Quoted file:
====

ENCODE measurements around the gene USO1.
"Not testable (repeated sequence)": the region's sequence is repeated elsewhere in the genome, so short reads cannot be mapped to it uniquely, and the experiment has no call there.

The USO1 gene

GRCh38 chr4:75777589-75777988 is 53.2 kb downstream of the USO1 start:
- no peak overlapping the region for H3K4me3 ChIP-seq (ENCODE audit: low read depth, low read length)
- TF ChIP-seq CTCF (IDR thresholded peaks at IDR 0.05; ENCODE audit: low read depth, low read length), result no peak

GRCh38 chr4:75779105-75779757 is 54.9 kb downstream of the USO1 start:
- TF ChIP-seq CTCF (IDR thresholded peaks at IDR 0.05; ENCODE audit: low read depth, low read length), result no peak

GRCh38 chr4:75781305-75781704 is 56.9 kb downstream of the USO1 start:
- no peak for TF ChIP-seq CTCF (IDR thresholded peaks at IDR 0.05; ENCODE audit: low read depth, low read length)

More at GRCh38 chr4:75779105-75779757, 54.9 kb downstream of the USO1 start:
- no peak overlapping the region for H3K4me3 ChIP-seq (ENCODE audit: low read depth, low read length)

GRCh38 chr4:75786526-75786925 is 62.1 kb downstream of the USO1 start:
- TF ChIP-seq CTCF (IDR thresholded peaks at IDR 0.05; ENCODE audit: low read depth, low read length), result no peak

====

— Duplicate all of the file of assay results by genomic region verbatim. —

ENCODE measurements around the gene USO1.
"Not testable (repeated sequence)": the region's sequence is repeated elsewhere in the genome, so short reads cannot be mapped to it uniquely, and the experiment has no call there.

The USO1 gene

GRCh38 chr4:75777589-75777988 is 53.2 kb downstream of the USO1 start:
- no peak overlapping the region for H3K4me3 ChIP-seq (ENCODE audit: low read depth, low read length)
- TF ChIP-seq CTCF (IDR thresholded peaks at IDR 0.05; ENCODE audit: low read depth, low read length), result no peak

GRCh38 chr4:75779105-75779757 is 54.9 kb downstream of the USO1 start:
- TF ChIP-seq CTCF (IDR thresholded peaks at IDR 0.05; ENCODE audit: low read depth, low read length), result no peak

GRCh38 chr4:75781305-75781704 is 56.9 kb downstream of the USO1 start:
- no peak for TF ChIP-seq CTCF (IDR thresholded peaks at IDR 0.05; ENCODE audit: low read depth, low read length)

More at GRCh38 chr4:75779105-75779757, 54.9 kb downstream of the USO1 start:
- no peak overlapping the region for H3K4me3 ChIP-seq (ENCODE audit: low read depth, low read length)

GRCh38 chr4:75786526-75786925 is 62.1 kb downstream of the USO1 start:
- TF ChIP-seq CTCF (IDR thresholded peaks at IDR 0.05; ENCODE audit: low read depth, low read length), result no peak